By Cat DiStasio
Bicycles are ubiquitous on most city streets, but that doesn’t mean they have to be boring. Over the years we’ve seen some absolutely bizarre bike designs that tiptoe around the borders of insanity. Some, like this wild dinosaur-inspired trike, were built to raise awareness about the environmental impact of fossil fuels. Others have more to do with the rider experience, whether it’s the pursuit of a more thorough workout or the desire to fly with the birds. Bikes come in all shapes, sometimes with pointy bits, and sometimes without any pedals, but no matter how weird they look or work, there’s something distinctly universal about these things we call bikes.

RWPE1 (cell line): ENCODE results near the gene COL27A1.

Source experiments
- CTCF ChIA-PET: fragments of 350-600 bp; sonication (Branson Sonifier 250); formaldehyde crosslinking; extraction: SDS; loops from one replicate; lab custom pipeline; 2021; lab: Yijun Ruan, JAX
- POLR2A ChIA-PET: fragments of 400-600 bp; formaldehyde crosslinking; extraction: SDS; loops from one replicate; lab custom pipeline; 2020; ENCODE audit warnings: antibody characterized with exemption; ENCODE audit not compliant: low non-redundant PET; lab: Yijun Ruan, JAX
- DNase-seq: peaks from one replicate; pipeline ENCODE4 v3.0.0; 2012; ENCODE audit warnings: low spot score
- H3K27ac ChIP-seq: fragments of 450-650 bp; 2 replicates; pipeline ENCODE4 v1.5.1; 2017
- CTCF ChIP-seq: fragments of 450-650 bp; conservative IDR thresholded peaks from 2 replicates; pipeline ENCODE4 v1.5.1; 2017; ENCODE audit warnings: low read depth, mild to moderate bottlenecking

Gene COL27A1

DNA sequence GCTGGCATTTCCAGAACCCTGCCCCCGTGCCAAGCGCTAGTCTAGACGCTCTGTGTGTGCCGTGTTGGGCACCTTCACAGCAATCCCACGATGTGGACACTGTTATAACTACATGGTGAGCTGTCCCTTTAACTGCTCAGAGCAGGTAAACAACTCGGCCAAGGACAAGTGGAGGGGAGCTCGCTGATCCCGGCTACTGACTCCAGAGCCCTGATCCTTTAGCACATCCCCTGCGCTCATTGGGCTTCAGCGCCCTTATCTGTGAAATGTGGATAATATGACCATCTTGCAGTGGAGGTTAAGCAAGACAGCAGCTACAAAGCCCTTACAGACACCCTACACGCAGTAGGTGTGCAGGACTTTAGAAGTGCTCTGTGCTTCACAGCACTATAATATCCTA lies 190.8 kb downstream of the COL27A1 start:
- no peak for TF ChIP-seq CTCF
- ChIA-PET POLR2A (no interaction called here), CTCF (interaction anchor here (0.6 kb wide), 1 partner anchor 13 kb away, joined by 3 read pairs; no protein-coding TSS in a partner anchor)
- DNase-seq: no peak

I’ve been looking forward to the X-Pro2, Fujifilm’s flagship mirrorless camera, ever since switching over to the X Series 18 months ago. To understand why, you need to know a little about me. I’ve only really been taking cameras seriously for seven years. My first came in 2009, a slightly battered old Nikon D40. Three years, three Nikons (I upgraded twice) and three additional lenses (35mm, 40mm and 50mm fixed) later, I was tired of lugging around a giant camera, and even more tired of the small selection of good lenses available in my price range. I then tried out a mirrorless Sony camera, but Sony’s lens selection at the time was pitiful if you weren’t willing to spend big money.
It wasn’t until an old colleague of mine showed me the Fujifilm X100T, a compact camera with a 35mm-equivalent fixed lens and an innovative viewfinder that’s both electronic and optical, that I knew what I wanted. Within weeks I’d thrown my Sony in a drawer and bought an entry-level X-M1 and a pair of lenses to give Fujifilm a shot.